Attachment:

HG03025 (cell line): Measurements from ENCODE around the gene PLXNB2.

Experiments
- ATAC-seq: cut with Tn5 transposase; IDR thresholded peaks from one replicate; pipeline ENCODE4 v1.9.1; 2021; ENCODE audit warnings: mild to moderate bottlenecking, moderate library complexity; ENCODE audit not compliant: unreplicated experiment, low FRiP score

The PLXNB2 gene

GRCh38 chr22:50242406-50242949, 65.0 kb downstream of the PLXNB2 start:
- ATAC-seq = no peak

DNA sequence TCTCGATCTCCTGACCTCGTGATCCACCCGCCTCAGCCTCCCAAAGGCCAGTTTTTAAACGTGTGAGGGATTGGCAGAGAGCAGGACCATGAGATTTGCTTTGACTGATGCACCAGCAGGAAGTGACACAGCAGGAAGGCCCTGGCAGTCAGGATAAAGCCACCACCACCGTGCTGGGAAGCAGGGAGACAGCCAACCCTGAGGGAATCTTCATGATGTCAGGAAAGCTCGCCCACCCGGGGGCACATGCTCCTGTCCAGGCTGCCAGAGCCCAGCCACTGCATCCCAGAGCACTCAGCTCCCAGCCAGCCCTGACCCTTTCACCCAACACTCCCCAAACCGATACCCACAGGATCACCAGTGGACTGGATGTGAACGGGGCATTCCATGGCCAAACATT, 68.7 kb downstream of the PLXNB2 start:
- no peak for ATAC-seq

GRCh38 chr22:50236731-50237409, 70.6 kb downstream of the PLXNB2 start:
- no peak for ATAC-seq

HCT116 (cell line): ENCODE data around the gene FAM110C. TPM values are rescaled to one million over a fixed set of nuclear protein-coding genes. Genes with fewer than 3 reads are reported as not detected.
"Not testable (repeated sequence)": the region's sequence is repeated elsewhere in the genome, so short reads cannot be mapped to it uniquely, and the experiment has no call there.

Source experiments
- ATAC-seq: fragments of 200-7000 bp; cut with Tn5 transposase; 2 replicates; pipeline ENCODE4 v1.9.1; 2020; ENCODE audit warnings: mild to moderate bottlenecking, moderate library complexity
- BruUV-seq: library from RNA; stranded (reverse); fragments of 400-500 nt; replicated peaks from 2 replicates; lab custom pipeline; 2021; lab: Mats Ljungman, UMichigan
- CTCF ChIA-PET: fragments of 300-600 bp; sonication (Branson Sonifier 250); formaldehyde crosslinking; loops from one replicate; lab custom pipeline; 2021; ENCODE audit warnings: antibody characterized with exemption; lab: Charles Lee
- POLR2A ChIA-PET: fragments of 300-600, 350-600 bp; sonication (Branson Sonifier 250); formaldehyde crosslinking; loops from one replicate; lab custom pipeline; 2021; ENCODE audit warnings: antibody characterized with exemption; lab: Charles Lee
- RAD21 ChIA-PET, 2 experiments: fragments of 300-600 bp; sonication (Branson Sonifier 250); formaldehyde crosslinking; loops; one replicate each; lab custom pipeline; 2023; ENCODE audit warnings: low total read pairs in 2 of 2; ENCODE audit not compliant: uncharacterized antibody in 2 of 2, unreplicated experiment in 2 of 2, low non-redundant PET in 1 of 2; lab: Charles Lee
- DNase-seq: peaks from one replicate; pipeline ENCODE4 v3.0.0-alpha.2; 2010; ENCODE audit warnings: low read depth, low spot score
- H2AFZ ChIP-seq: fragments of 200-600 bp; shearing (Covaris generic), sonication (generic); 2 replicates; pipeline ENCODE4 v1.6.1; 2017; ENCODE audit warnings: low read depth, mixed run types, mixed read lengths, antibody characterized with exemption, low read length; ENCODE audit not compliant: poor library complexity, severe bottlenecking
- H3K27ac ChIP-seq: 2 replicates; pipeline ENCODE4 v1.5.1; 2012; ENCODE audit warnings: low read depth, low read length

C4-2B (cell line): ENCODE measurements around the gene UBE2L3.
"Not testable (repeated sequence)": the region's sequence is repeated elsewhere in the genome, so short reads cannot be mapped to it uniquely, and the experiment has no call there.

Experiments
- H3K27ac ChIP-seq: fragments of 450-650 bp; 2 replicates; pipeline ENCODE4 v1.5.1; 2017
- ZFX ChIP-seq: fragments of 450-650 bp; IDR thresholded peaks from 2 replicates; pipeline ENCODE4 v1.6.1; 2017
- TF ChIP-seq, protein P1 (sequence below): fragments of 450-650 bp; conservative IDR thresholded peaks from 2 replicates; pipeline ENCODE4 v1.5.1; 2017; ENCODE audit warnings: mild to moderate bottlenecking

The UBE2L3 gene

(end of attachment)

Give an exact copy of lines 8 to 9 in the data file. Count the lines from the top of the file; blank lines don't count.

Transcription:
- no peak for ATAC-seq

GRCh38 chr22:50236731-50237409, 70.6 kb downstream of the PLXNB2 start: